Cowboys, cowgirls and just plain horse fanciers took part in the Extreme Cowboy Racing event April 23 at the Douglas Ranch in the Panoche Valley in southern San Benito County. The event was part of a circuit of obstacle races held under the Extreme Cowboy Association (EXCA) banner, with races held throughout the year from Canada down into Texas, and even as far from cowboy country as France and Belgium.
The EXCA is the only recognized association for the sport of Extreme Cowboy Racing, according to the association’s website, http://extremecowboyassociation.com/. The Extreme Cowboy Race was founded 10 years ago by Craig Cameron, who is known as the “cowboy clinician,” and conducts riding clinics at the Double Horn Ranch in Bluff Dale, Texas. He is a member of the Texas Cowboy Hall of Fame and Culver Riding Academy Hall of Fame, and is taking the Extreme Cowboy Challenge across the country.
Gary Lubben, who owns a ranch in Acton, in northern Los Angeles County, has been involved with producing Extreme Cowboy Races for six years. He has hosted some events and was acting as a judge for the event at the Douglas Ranch.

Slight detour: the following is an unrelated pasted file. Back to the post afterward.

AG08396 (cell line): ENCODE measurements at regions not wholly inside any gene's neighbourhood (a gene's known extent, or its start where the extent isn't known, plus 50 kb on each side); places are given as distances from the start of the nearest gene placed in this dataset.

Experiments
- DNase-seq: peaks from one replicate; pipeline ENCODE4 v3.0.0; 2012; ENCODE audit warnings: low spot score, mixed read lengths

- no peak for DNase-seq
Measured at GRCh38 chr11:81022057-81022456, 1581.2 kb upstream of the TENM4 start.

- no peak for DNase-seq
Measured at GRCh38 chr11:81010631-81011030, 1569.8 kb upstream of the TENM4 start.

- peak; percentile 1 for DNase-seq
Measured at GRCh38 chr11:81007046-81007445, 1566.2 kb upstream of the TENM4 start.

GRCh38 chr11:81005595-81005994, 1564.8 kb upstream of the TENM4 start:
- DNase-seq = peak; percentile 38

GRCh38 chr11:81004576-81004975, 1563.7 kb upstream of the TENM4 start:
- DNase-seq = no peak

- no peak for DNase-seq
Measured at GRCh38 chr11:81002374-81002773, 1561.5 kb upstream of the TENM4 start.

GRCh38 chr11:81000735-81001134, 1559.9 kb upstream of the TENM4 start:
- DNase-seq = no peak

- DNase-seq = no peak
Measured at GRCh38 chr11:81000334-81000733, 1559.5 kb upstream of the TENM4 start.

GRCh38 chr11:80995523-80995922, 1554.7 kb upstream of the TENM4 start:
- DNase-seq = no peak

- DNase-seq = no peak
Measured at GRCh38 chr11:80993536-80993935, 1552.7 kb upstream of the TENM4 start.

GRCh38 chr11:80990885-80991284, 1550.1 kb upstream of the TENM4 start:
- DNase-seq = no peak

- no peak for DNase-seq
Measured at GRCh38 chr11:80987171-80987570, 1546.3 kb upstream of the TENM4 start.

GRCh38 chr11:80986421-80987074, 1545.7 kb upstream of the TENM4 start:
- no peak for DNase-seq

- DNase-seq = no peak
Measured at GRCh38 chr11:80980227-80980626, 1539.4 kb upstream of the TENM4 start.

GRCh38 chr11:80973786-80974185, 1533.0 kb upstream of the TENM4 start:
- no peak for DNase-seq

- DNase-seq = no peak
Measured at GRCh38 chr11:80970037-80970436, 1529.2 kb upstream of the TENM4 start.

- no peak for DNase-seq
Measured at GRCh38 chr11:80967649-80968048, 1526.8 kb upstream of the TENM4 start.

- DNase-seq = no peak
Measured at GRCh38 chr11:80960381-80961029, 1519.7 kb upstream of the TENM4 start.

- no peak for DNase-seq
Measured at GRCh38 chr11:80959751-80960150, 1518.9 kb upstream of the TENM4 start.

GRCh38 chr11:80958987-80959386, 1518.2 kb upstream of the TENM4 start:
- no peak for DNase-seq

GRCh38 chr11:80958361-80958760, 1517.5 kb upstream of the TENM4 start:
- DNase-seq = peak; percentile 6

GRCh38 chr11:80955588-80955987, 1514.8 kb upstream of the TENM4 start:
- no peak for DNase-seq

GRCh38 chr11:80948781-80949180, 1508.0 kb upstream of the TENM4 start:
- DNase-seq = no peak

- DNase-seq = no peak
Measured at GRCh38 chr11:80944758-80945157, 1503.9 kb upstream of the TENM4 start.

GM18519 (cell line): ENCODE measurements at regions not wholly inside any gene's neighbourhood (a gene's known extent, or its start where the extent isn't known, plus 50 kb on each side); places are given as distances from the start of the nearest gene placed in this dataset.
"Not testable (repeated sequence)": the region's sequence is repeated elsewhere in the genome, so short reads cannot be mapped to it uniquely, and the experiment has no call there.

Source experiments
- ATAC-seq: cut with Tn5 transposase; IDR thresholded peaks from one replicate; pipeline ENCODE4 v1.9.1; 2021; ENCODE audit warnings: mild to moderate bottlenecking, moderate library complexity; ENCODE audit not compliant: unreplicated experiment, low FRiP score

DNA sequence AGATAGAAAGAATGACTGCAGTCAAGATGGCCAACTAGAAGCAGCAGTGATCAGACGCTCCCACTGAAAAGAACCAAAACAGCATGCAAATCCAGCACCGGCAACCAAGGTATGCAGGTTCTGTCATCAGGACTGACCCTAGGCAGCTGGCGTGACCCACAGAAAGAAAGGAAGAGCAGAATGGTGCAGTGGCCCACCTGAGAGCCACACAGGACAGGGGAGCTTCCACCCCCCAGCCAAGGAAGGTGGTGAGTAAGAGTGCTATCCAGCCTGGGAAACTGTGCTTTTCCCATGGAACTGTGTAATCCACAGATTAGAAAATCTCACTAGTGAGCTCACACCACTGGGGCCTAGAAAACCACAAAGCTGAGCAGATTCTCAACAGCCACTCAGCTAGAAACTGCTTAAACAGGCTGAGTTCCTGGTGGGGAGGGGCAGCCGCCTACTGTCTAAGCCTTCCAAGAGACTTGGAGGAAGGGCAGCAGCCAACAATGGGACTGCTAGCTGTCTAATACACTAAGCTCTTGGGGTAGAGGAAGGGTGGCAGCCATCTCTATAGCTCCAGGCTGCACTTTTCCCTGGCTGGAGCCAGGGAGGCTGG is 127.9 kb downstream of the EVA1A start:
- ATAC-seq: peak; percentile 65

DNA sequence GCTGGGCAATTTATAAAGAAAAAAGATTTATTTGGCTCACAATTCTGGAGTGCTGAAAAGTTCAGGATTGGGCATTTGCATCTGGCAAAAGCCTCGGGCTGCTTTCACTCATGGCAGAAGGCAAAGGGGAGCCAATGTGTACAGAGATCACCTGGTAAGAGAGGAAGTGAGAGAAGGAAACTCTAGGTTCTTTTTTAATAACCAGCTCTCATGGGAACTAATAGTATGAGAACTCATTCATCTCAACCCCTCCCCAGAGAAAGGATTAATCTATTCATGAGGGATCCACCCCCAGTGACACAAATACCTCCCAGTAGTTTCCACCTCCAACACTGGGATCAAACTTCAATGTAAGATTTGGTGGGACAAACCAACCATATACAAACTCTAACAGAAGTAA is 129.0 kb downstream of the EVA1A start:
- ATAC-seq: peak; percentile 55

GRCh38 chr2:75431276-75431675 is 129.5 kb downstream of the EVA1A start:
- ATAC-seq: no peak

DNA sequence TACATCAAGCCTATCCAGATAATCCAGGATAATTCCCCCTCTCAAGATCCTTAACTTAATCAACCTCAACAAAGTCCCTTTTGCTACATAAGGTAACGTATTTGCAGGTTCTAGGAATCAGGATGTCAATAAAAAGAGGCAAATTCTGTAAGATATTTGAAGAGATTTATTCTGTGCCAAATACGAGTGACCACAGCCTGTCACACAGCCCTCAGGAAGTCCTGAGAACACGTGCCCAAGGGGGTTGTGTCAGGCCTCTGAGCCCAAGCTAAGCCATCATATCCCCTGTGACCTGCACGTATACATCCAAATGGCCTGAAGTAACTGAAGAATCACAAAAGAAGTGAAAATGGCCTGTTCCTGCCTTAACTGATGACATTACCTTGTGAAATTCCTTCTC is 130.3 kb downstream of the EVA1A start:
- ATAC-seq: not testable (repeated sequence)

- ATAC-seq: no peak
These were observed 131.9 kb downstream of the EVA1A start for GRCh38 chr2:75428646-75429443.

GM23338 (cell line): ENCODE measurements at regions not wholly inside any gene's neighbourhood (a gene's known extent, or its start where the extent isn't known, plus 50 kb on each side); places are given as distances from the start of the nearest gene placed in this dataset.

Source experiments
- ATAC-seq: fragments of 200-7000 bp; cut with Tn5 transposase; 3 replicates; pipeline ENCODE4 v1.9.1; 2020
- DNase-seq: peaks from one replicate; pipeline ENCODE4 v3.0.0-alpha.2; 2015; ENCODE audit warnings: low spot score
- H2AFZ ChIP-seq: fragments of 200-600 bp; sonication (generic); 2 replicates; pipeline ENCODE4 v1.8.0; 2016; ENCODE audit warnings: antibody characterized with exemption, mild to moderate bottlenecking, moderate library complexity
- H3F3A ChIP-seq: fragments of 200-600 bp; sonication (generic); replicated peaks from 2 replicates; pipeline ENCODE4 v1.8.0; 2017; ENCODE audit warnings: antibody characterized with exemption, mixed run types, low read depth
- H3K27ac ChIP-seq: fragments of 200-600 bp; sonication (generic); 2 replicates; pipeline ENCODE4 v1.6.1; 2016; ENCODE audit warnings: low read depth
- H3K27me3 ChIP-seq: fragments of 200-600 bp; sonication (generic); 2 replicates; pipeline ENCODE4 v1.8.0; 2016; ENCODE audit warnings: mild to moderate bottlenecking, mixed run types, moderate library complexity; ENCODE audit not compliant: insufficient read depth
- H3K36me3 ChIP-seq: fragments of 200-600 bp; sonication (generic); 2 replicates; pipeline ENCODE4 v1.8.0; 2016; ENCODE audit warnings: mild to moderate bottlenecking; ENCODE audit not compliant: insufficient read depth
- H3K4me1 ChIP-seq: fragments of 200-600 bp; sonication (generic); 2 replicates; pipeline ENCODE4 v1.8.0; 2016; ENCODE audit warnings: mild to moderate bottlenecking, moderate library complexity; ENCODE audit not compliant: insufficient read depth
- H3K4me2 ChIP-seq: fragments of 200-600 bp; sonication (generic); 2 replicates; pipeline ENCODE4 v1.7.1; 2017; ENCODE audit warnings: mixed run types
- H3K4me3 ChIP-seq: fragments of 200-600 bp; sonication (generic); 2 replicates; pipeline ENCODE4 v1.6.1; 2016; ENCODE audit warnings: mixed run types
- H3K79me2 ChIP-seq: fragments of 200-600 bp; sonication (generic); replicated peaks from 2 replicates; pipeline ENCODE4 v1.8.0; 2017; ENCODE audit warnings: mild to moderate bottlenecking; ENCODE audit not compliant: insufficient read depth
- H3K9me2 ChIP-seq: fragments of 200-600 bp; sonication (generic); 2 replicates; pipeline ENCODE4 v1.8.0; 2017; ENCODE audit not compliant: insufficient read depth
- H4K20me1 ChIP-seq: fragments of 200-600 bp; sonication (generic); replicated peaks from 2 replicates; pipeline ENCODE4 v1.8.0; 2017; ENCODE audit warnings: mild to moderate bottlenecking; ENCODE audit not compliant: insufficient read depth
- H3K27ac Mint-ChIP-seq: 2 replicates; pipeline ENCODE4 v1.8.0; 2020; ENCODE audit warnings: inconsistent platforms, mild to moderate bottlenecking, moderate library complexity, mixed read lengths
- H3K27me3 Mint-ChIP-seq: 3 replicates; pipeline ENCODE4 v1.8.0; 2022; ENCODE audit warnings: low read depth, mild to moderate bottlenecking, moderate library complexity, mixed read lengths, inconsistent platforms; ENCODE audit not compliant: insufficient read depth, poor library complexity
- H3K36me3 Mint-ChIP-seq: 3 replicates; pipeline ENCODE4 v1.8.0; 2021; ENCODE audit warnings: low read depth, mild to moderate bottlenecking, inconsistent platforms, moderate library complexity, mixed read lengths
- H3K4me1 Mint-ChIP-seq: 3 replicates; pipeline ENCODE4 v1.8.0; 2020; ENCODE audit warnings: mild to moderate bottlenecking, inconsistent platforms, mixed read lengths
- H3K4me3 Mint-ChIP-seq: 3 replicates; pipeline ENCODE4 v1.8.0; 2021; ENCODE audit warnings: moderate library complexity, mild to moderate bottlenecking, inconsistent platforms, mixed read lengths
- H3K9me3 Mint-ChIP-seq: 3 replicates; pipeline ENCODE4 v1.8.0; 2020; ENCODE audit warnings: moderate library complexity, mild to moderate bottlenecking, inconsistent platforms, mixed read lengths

“The essence of the event is to perform activities in a race format that are similar to what a cowboy would do on a ranch,” Lubben said. “There will be roping and riding and cow chasing that are typically done from horseback.”
Lubben said in just a few years the event has grown internationally, with every event governed by the same rules. It is a timed equestrian event where competitors accumulate points by guiding their horses through obstacles, all the while racing against the clock.
“Some races have more points than others,” he said. “There are state, regional and world championships. We see a wide range of competitors. Obviously, horse-oriented people compete, but we get people from all disciplines. We get casual trail riders to English riders to working cowboys. More than 50 percent of them are women and children. There are no limitations on what kind of horse can compete.”